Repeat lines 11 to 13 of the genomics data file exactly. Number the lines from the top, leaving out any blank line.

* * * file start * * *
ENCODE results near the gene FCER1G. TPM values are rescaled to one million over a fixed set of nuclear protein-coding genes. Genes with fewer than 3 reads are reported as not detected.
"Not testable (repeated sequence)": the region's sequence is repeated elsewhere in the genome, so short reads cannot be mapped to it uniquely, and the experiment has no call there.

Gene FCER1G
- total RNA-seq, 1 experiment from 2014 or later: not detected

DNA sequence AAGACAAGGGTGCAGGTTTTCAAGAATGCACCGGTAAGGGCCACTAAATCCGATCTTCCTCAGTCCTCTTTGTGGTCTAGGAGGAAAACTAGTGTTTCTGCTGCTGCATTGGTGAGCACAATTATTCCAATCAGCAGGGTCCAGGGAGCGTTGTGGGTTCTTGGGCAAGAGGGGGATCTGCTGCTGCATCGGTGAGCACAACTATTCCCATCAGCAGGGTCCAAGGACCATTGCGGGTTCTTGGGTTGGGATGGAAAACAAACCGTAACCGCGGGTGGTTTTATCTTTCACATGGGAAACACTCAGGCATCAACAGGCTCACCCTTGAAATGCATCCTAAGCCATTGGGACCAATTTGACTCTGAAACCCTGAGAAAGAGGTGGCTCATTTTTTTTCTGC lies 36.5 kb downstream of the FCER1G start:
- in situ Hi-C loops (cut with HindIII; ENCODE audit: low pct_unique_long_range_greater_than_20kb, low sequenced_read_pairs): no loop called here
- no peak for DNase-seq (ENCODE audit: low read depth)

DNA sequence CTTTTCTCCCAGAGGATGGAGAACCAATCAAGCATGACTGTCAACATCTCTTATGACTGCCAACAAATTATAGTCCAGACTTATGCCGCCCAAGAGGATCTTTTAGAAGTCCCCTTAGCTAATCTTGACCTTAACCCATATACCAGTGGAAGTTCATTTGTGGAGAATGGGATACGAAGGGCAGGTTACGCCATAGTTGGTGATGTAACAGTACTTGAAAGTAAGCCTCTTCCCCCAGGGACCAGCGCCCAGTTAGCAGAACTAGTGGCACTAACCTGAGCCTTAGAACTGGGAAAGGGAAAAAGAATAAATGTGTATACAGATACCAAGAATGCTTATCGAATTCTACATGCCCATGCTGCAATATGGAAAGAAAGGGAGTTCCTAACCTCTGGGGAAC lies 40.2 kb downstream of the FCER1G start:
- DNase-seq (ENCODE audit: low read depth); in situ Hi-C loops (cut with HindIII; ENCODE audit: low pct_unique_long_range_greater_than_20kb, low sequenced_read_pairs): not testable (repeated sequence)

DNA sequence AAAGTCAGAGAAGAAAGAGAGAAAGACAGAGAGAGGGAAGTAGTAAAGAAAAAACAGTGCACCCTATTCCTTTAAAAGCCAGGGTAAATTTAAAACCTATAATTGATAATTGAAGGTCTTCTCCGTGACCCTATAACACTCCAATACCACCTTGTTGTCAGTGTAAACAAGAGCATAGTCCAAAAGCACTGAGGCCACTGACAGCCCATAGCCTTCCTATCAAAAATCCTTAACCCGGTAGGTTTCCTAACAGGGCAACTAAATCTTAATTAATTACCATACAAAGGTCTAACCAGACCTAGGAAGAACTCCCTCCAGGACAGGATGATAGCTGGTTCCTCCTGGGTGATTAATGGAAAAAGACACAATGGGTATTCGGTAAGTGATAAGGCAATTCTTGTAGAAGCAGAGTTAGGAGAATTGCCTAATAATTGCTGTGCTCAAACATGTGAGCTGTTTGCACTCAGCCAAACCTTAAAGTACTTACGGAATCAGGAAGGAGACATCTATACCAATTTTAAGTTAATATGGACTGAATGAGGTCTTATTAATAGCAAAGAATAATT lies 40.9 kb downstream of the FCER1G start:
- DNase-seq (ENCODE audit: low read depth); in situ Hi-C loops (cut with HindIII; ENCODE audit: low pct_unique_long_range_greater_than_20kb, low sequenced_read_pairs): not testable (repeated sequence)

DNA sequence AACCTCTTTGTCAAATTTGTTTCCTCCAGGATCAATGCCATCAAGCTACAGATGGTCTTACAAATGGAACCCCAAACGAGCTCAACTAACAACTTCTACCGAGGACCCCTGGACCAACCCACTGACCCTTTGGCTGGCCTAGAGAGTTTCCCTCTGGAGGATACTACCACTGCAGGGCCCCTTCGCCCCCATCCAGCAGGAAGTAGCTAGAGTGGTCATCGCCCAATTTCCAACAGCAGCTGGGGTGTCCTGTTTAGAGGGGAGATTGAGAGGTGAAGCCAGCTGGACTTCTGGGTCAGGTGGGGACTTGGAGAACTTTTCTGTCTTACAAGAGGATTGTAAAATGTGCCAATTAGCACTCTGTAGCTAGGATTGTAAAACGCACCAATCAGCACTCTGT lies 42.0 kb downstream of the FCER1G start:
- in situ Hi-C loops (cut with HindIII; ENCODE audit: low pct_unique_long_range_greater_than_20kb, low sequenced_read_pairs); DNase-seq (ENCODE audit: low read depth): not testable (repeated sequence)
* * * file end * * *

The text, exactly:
- DNase-seq (ENCODE audit: low read depth); in situ Hi-C loops (cut with HindIII; ENCODE audit: low pct_unique_long_range_greater_than_20kb, low sequenced_read_pairs): not testable (repeated sequence)

DNA sequence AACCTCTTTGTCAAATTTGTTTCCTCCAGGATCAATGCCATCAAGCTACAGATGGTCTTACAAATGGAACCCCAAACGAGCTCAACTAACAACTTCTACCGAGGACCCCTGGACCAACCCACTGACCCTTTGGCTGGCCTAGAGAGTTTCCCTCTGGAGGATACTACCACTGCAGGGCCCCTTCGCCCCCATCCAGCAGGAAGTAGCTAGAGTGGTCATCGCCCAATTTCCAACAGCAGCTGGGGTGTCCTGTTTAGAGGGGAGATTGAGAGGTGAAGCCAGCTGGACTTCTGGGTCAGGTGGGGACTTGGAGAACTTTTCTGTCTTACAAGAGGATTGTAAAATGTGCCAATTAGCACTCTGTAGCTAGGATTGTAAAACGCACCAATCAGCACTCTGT lies 42.0 kb downstream of the FCER1G start:
- in situ Hi-C loops (cut with HindIII; ENCODE audit: low pct_unique_long_range_greater_than_20kb, low sequenced_read_pairs); DNase-seq (ENCODE audit: low read depth): not testable (repeated sequence)